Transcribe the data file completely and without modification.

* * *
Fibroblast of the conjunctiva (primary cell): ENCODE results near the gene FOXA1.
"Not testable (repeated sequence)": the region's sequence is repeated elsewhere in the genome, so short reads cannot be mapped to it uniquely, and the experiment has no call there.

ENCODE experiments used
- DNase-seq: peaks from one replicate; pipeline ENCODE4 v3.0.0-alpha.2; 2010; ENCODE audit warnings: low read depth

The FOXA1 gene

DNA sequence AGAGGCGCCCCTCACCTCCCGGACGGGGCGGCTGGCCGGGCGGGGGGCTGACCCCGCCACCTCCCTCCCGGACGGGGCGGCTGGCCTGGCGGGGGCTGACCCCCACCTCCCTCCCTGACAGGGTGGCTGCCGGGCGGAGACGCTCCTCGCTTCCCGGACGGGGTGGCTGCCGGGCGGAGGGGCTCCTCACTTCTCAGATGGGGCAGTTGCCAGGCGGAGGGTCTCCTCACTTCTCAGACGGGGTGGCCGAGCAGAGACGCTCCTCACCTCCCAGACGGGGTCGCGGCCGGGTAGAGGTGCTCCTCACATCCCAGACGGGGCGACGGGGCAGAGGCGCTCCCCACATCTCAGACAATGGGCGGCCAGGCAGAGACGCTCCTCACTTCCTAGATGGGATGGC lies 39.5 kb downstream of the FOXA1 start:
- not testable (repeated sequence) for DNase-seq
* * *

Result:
Fibroblast of the conjunctiva (primary cell): ENCODE results near the gene FOXA1.
"Not testable (repeated sequence)": the region's sequence is repeated elsewhere in the genome, so short reads cannot be mapped to it uniquely, and the experiment has no call there.

ENCODE experiments used
- DNase-seq: peaks from one replicate; pipeline ENCODE4 v3.0.0-alpha.2; 2010; ENCODE audit warnings: low read depth

The FOXA1 gene

DNA sequence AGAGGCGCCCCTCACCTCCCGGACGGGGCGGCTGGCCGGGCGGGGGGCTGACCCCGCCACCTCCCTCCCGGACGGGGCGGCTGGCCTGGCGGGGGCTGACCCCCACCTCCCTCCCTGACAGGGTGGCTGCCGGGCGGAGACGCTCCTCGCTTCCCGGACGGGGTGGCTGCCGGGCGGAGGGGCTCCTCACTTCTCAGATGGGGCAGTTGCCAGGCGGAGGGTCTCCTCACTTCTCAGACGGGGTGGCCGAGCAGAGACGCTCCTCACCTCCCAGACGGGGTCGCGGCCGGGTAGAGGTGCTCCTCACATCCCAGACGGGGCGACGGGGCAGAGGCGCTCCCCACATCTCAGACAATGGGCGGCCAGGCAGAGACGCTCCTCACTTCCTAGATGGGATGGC lies 39.5 kb downstream of the FOXA1 start:
- not testable (repeated sequence) for DNase-seq